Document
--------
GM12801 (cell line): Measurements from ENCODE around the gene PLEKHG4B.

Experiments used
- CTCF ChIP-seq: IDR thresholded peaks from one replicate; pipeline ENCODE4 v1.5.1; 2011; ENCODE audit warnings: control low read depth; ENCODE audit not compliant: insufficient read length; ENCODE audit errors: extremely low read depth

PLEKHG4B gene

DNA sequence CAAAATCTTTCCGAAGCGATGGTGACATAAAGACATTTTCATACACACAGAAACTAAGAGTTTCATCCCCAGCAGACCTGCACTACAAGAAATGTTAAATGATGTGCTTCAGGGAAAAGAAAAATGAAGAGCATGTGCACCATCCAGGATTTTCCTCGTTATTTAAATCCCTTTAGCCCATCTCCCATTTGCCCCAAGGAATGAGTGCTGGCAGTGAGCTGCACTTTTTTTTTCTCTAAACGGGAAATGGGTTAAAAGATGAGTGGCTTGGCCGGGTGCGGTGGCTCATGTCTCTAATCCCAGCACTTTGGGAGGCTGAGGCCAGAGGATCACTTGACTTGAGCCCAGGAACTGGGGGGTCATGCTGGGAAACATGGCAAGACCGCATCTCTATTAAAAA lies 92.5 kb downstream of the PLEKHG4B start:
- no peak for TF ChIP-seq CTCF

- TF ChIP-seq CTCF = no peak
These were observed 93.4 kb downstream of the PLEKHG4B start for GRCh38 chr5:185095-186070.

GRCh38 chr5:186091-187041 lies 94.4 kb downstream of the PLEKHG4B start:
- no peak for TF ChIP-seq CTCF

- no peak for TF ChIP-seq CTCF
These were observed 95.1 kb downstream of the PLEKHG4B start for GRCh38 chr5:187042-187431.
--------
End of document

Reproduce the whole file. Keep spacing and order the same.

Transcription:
GM12801 (cell line): Measurements from ENCODE around the gene PLEKHG4B.

Experiments used
- CTCF ChIP-seq: IDR thresholded peaks from one replicate; pipeline ENCODE4 v1.5.1; 2011; ENCODE audit warnings: control low read depth; ENCODE audit not compliant: insufficient read length; ENCODE audit errors: extremely low read depth

PLEKHG4B gene

DNA sequence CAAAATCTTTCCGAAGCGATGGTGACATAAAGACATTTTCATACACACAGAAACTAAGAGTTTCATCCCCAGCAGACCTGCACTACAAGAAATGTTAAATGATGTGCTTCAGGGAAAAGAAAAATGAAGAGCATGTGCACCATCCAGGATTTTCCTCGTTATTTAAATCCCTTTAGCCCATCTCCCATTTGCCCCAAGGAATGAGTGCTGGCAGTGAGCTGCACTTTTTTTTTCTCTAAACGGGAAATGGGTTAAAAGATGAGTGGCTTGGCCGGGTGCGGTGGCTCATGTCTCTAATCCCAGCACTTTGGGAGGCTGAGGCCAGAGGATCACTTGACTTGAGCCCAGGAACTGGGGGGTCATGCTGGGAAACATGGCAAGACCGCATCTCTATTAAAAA lies 92.5 kb downstream of the PLEKHG4B start:
- no peak for TF ChIP-seq CTCF

- TF ChIP-seq CTCF = no peak
These were observed 93.4 kb downstream of the PLEKHG4B start for GRCh38 chr5:185095-186070.

GRCh38 chr5:186091-187041 lies 94.4 kb downstream of the PLEKHG4B start:
- no peak for TF ChIP-seq CTCF

- no peak for TF ChIP-seq CTCF
These were observed 95.1 kb downstream of the PLEKHG4B start for GRCh38 chr5:187042-187431.